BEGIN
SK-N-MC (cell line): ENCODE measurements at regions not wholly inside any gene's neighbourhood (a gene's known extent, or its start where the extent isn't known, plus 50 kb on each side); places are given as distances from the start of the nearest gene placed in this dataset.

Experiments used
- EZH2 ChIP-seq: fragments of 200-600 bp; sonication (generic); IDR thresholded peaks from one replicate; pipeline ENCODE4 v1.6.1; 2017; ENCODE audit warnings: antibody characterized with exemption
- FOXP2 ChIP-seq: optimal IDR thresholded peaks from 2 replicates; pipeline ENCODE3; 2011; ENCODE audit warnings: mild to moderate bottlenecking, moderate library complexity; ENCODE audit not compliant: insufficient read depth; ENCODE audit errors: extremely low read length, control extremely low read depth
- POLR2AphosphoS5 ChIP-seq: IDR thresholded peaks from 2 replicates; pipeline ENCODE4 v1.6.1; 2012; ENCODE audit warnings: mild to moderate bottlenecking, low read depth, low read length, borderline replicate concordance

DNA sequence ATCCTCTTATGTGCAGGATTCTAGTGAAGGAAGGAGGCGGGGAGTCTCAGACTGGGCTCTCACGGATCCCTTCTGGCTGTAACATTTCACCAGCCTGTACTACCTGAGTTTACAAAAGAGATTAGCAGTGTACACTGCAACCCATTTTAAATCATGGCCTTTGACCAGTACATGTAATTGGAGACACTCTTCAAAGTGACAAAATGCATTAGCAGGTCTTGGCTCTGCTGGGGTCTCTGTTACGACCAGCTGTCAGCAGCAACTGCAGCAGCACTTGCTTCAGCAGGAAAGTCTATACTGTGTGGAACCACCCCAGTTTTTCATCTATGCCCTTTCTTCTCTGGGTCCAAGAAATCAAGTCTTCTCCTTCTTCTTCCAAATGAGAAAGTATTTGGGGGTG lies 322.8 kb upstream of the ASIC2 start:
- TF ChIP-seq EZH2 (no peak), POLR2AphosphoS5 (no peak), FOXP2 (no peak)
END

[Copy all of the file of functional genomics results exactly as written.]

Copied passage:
SK-N-MC (cell line): ENCODE measurements at regions not wholly inside any gene's neighbourhood (a gene's known extent, or its start where the extent isn't known, plus 50 kb on each side); places are given as distances from the start of the nearest gene placed in this dataset.

Experiments used
- EZH2 ChIP-seq: fragments of 200-600 bp; sonication (generic); IDR thresholded peaks from one replicate; pipeline ENCODE4 v1.6.1; 2017; ENCODE audit warnings: antibody characterized with exemption
- FOXP2 ChIP-seq: optimal IDR thresholded peaks from 2 replicates; pipeline ENCODE3; 2011; ENCODE audit warnings: mild to moderate bottlenecking, moderate library complexity; ENCODE audit not compliant: insufficient read depth; ENCODE audit errors: extremely low read length, control extremely low read depth
- POLR2AphosphoS5 ChIP-seq: IDR thresholded peaks from 2 replicates; pipeline ENCODE4 v1.6.1; 2012; ENCODE audit warnings: mild to moderate bottlenecking, low read depth, low read length, borderline replicate concordance

DNA sequence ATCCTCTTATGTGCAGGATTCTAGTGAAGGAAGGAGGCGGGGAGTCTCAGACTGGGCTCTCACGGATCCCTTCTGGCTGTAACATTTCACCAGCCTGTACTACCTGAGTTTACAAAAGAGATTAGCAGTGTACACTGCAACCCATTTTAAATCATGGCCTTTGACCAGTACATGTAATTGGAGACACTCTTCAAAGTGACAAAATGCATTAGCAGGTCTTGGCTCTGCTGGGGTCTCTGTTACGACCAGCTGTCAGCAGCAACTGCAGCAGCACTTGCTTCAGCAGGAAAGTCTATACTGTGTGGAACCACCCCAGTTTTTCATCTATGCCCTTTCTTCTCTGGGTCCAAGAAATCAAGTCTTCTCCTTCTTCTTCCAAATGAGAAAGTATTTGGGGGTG lies 322.8 kb upstream of the ASIC2 start:
- TF ChIP-seq EZH2 (no peak), POLR2AphosphoS5 (no peak), FOXP2 (no peak)